capriccio

EnglishEdit

EtymologyEdit

Borrowed from Italian capriccio. Doublet of caprice.

PronunciationEdit

NounEdit

capriccio (plural capriccios or capricci)

  1. A sudden and unexpected or fantastic motion; a caper (from same etymology, see below); a gambol; a prank, a trick.
  2. A fantastical thing or work; a caprice.
  3. A type of landscape painting that places particular works of architecture in an unusual setting.
    • 2005, Alan Hollinghurst, The Line of Beauty, (Bloomsbury Publishing, paperback, page 5)
      Above the drawing-room fireplace there was a painting by Guardi, a capriccio of Venice in a gilt rococo frame []
  4. A piece of music, usually fairly free in form and of a lively character.

SynonymsEdit

TranslationsEdit

ReferencesEdit


ItalianEdit

EtymologyEdit

From capo +‎ riccio, literally “curly head”. People believed that curly hair was a sign for a capricious and unruly character.[1]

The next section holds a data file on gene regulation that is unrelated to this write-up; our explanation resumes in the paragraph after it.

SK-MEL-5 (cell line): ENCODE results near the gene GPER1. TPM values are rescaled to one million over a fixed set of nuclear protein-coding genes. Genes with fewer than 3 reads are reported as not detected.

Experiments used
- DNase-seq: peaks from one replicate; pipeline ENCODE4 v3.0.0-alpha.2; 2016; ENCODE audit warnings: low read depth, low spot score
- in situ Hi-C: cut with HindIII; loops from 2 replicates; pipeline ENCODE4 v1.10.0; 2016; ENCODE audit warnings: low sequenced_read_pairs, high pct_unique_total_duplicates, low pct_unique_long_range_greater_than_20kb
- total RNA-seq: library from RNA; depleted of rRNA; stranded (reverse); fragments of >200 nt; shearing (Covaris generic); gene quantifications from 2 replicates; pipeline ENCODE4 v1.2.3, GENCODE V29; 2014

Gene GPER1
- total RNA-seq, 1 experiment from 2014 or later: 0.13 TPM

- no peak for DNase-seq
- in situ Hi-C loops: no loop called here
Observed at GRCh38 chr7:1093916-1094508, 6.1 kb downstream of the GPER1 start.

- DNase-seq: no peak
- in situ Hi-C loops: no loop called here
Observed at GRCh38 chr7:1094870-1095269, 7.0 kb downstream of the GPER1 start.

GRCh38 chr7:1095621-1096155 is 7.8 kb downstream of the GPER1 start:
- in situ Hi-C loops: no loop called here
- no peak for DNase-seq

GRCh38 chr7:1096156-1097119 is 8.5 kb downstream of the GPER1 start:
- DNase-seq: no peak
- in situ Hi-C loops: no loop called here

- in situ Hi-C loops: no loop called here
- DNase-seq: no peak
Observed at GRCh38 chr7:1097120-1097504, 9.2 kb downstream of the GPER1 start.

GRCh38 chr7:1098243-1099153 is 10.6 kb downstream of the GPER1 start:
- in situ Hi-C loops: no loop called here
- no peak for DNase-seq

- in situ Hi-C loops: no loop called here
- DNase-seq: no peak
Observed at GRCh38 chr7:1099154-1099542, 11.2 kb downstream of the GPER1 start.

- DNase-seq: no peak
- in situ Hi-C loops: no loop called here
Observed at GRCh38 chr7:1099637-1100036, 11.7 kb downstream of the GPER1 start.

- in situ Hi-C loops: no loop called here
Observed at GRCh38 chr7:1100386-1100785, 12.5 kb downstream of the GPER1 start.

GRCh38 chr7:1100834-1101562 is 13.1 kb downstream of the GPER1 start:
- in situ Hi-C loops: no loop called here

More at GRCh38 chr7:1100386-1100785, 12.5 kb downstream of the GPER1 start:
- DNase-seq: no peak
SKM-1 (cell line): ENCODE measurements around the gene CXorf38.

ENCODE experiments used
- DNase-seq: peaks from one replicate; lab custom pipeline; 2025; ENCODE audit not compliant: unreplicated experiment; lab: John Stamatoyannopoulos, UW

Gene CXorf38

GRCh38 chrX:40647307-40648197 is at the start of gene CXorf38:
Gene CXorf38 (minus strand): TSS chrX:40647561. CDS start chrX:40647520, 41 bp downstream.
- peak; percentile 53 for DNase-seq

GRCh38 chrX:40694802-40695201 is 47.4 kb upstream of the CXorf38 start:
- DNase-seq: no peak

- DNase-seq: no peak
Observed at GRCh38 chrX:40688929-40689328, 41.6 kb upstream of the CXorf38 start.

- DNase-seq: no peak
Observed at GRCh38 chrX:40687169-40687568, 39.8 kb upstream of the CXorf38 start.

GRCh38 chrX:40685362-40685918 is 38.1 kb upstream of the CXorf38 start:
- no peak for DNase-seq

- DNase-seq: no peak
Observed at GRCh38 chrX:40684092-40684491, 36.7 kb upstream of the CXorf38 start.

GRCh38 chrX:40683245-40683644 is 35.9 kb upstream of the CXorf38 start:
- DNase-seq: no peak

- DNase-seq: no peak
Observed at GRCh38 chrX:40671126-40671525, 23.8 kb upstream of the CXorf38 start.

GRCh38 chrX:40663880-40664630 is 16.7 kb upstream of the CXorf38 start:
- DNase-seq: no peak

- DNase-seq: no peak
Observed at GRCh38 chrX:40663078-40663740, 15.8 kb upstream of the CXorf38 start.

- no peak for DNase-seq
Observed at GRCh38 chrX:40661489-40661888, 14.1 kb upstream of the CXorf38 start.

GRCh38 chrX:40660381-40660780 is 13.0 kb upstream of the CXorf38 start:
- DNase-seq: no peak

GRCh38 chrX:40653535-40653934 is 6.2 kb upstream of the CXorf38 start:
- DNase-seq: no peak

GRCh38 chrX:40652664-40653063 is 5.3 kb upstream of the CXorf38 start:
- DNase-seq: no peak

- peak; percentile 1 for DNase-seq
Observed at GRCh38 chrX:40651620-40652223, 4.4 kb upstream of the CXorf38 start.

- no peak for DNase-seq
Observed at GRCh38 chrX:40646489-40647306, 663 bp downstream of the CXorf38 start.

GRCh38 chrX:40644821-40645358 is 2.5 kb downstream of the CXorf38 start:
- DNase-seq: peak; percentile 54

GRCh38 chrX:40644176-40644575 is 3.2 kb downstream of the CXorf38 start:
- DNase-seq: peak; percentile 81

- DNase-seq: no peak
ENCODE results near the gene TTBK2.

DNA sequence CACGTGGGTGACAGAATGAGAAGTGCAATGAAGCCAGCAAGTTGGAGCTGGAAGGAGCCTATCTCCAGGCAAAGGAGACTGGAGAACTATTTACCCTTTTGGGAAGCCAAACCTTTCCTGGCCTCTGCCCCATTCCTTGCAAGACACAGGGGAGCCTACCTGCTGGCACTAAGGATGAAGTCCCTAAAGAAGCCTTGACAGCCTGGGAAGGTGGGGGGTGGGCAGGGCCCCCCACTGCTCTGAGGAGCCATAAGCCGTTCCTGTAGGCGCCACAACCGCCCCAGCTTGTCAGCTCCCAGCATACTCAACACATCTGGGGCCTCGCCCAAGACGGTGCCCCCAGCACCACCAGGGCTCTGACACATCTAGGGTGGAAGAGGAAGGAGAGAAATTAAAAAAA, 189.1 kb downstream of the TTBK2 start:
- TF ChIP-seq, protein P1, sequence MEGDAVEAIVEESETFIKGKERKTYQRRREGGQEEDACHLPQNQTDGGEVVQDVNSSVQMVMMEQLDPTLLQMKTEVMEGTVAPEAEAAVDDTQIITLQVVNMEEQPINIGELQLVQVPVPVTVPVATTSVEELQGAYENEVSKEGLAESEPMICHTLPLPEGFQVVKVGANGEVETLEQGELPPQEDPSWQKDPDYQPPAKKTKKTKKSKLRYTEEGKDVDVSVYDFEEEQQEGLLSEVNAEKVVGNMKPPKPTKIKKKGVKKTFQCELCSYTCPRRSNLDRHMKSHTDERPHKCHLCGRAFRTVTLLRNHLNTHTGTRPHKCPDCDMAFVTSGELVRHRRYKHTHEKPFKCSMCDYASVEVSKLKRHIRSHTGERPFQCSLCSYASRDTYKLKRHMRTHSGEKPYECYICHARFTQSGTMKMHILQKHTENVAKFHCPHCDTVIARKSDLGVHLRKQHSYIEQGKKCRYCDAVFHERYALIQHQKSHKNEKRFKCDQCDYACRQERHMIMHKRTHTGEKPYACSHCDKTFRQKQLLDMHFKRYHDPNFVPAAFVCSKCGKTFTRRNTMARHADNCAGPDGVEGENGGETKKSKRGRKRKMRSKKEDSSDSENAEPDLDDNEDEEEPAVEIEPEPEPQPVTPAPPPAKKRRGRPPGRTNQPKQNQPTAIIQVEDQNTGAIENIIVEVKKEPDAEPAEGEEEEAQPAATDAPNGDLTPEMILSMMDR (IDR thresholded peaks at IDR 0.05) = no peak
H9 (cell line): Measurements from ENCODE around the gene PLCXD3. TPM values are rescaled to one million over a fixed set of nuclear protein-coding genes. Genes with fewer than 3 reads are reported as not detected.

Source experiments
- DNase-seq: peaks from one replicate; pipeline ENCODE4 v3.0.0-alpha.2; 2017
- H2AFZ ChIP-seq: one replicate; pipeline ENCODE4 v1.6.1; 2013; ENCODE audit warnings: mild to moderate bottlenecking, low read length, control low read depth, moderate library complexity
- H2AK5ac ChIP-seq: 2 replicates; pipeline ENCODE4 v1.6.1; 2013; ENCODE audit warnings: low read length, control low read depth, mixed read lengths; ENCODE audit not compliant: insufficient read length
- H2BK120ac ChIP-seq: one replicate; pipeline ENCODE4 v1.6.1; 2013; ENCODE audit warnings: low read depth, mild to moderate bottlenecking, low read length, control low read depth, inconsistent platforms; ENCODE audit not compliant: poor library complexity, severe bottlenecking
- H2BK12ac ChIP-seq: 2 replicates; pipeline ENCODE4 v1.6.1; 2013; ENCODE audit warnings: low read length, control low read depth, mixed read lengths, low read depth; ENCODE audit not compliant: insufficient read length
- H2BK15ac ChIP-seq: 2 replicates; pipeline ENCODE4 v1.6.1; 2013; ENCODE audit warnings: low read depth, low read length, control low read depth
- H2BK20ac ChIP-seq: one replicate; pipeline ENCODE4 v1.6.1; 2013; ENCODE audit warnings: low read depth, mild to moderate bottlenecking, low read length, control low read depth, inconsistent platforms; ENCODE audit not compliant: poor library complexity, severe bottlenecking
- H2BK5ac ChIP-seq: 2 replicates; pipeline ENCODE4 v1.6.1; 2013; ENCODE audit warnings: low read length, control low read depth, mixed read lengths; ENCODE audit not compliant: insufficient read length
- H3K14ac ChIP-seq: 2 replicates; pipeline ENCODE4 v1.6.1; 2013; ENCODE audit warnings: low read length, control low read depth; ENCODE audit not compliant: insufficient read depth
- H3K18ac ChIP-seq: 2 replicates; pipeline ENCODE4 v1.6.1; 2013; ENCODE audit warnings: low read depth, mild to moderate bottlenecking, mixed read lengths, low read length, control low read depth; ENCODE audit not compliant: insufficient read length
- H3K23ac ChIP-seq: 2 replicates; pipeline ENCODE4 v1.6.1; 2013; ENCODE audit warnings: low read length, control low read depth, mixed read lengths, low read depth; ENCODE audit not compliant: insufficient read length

PronunciationEdit

NounEdit

capriccio m (plural capricci)

  1. whim, fancy, caprice, quirk
  2. tantrum
    Synonym: bizza
  3. (music, painting) capriccio

Related termsEdit

DescendantsEdit

  • French: caprice (see there for further descendants)
  • Spanish: capricho (see there for further descendants)

ReferencesEdit

  1. ^ “capriccio” in: Alberto Nocentini, Alessandro Parenti, “l'Etimologico — Vocabolario della lingua italiana”, Le Monnier, 2010, →ISBN